DC Synchromasters by Max Cook
One of DC’s hottest scenes this summer has been the Capitol Skyline Hotel pool. Like spring break on steroids, you’ll find all of the cool kids drinking, smoking, drinking and splashing around in the warm summer sun. A DJ spins tunes, inflatable pool toys fly through the air, and six packs flex in hopes of a post pool hookup. This is where real people hang out. Real cool people. This is the real world, or at least the real DC.
Despite not having a six pack, when I heard that the Washington Project for the Arts was holding a synchronized swimming contest at the pool in addition to experimental video projections by Connor Contemporary Art, I knew it was something I couldn’t pass up. The contest, SynchroSwim, featured five teams competing in an unorthodox display of aquatic acrobatics. Prizes were awarded for best performance, best visual spectacle, and crowd favorite.
Only one of the teams, DC Synchromasters, performed a classic synchronized swimming routine with their legs kicking in the air, arms raised in a “V”. The others teams were a bit more, well, interpretive let’s say. One team of three kayakers who call themselves Tiny Torpedo and the Factory Flippers, performed underwater rolls to the tune of Creedence Clearwater Revival’s Proud Mary (“Rollin’, rollin’, rollin’ on a the river”). Another team, We Are Science, swam in business suits while giving their interpretation of a Brian Eno song. And the last group? Well, I don’t know what they were going for but they sure had fun. All in all it was an awesome sight to see, and if I was a betting man I’d tell you to look for an even bigger and better competition next year.
We Are Science
Jeremy Flick and Uprooted Dance
Tiny Torpedo and the Factory Flippers
Synchro No Flagra
Who judged this contest you ask? First there was WonKee Moon, Competition Chair for the District of Columbia Aquatics Club and the International Gay & Lesbian Aquatics Representative to the Gay Games. Next was Philippa Hughes of The Pink Line Project, an advocate of the arts and all activities which involve a swimsuit. Also judging was Spike Mendelsohn, a Top Chef contestant, founder of Good Stuff Eatery, and the guy who flips burgers for pool patrons. And last but not least, two cast members from The Real World. Because I don’t know their real names, let’s call them Bikini Babe and Bearded Boy. (Please forgive my lack of RW knowledge despite living three blocks from their house. If you know their real names, leave them in the comments.)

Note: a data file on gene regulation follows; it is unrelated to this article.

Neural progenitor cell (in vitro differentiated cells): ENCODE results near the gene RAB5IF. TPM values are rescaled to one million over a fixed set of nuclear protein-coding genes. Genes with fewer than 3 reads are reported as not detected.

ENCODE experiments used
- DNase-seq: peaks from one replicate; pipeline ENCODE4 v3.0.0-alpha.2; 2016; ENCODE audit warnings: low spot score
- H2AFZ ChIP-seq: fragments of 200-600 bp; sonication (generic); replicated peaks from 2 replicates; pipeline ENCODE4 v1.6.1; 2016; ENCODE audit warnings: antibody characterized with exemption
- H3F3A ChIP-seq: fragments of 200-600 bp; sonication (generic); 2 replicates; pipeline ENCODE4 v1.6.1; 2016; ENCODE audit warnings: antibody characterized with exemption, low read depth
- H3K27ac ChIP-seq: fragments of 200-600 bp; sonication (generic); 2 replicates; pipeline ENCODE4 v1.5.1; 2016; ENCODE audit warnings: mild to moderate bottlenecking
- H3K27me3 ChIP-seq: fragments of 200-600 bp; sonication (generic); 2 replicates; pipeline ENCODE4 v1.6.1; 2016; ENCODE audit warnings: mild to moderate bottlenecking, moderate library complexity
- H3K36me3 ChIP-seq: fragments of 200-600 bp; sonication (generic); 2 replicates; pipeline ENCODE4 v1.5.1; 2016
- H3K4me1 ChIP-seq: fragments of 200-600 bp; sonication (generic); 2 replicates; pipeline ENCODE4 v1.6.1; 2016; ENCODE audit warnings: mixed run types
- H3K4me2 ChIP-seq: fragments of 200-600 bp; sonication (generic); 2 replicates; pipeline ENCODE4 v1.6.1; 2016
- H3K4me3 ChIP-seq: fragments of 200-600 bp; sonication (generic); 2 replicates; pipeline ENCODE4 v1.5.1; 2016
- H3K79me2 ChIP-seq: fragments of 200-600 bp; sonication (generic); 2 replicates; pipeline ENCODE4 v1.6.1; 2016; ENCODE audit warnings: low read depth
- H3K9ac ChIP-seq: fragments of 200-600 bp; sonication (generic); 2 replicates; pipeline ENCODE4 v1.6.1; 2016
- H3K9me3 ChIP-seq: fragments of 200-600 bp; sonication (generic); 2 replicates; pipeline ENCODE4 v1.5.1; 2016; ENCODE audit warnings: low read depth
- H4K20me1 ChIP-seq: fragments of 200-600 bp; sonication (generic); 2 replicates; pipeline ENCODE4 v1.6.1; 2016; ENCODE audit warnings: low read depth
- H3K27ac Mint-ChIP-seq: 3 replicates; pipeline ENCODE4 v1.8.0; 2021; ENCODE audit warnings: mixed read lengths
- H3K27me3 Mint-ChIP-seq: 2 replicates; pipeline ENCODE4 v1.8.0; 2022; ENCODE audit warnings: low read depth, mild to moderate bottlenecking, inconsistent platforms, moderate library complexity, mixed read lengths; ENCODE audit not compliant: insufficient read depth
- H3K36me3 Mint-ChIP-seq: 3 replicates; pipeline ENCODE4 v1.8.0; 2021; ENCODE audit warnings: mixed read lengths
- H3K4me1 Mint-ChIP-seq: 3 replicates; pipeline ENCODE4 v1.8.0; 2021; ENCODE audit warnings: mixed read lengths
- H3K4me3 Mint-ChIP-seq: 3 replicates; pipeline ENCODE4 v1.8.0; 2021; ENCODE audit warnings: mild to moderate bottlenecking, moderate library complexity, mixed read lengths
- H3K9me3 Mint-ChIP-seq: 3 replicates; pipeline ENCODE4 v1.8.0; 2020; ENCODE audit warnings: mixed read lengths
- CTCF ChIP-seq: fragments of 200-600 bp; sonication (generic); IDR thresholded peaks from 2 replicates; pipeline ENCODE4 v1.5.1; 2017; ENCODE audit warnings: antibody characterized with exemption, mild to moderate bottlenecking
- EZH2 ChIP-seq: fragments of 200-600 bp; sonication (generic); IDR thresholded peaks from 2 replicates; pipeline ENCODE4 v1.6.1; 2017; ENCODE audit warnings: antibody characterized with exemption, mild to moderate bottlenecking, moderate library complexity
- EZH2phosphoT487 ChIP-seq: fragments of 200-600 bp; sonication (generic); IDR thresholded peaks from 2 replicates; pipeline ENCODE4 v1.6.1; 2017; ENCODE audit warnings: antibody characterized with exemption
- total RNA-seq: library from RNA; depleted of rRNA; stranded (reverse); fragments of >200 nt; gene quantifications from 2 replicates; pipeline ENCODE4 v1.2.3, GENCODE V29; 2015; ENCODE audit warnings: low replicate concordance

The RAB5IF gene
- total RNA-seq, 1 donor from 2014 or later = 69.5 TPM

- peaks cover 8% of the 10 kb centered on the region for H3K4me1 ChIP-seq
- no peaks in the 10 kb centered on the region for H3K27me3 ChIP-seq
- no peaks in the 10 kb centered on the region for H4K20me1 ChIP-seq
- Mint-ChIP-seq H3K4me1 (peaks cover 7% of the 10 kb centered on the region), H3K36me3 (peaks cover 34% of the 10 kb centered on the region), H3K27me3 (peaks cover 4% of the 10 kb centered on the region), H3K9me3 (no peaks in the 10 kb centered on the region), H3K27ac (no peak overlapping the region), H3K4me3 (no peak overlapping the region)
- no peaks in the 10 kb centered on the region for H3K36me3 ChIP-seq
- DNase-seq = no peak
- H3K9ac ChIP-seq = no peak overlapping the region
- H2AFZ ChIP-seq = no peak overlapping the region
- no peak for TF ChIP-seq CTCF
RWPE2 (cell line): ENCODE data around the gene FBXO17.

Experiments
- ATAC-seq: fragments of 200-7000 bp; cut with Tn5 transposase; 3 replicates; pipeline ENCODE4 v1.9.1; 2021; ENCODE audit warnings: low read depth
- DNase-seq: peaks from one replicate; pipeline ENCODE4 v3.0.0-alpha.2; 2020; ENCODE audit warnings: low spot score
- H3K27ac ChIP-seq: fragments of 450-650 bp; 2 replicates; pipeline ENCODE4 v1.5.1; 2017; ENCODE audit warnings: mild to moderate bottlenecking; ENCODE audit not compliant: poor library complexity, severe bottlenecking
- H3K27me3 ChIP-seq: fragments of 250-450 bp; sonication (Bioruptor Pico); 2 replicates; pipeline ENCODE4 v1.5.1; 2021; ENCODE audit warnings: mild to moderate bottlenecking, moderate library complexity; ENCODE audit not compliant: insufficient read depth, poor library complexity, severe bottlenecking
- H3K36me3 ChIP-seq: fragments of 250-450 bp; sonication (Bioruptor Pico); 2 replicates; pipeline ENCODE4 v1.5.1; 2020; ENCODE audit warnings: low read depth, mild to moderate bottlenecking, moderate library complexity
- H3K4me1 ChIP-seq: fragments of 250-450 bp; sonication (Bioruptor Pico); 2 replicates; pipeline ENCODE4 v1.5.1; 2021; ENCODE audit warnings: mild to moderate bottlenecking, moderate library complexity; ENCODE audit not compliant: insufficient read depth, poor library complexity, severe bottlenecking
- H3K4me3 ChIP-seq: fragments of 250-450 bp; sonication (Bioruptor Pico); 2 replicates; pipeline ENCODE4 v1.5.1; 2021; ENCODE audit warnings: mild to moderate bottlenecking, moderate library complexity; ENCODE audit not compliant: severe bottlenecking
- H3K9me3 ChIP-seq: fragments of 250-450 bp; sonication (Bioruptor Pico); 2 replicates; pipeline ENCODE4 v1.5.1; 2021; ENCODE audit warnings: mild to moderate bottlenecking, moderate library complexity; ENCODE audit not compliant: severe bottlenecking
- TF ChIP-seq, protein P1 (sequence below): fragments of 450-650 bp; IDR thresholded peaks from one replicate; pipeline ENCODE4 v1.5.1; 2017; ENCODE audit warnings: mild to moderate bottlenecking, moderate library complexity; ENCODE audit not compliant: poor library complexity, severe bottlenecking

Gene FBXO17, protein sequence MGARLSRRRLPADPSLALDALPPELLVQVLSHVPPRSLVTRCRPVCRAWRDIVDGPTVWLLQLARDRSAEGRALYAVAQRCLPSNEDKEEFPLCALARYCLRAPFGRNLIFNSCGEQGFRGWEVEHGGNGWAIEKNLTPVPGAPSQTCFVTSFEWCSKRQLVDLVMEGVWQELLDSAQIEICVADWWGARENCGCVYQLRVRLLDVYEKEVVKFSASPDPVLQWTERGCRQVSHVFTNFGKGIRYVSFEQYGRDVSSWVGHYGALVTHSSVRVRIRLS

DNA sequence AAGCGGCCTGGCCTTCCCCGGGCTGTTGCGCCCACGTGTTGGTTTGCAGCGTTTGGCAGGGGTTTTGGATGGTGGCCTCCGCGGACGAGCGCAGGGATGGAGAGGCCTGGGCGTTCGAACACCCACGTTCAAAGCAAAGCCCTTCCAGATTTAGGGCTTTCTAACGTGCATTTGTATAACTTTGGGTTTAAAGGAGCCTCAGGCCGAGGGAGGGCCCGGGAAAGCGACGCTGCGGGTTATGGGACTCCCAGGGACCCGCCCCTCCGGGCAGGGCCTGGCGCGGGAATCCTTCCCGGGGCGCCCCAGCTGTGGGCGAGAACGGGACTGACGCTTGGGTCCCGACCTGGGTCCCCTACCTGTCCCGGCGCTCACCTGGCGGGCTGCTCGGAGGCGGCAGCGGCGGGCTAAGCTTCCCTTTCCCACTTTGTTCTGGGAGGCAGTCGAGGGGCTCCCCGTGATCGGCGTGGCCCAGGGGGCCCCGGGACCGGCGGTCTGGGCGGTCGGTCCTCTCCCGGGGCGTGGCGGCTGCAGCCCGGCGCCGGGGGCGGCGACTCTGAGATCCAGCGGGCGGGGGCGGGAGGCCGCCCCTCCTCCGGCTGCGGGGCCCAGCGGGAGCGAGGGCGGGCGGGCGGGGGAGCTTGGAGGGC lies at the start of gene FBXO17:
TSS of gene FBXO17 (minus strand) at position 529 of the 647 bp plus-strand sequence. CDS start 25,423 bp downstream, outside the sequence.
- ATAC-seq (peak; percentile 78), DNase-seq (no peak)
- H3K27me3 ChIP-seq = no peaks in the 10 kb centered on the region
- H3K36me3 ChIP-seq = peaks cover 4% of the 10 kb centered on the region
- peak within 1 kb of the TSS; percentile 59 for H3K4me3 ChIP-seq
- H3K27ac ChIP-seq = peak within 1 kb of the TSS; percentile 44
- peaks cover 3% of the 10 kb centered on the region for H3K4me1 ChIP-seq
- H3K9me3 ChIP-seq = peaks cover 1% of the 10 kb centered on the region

The Competition Judges
While the first three judges took their job seriously, or at least as serious as you can when you’re judging a synchronized swimming contest, Bikini Babe and Bearded Boy were up there purely to be on camera. The other kids in the cast, flocked by their ever present film crew, watched from the opposite side of the pool.
Honestly, aside from the giant cameras and boom mics hovering around, you never would have known The Real World was there. There was no drama, no scripted displays of anger, and no makeout sessions. In fact, the RW kids were very tame. Very well behaved. Very…well, bored. It seemed as if they were being held there against their will by the show’s producers. It’s possible that they won’t be returning to the Capitol Skyline Pool for the remainder of their season, so why not keep them there and hope that they at least get some good footage of them dressed in bikinis and board shorts? Who knows, maybe after a few hours of swimming and alcohol consumption, one of them might hook up with a random stranger? Maybe they’ll have a disagreement that can be later edited to look like a big fight? The blonde girl looked particularly bored and almost sad, causing me to wonder if her smile was broken. Maybe she wishes she were at home in Iowa or wherever she’s from. Maybe she was thinking, “If this is where all of the attractive people in DC hang out, this is going to be a long, long summer.”
Alas, at around 8:30 they called headed out to the front entrance of the hotel to shoot even more boring footage. As for the rest of us? Well, the pool was closed. That was a wrap.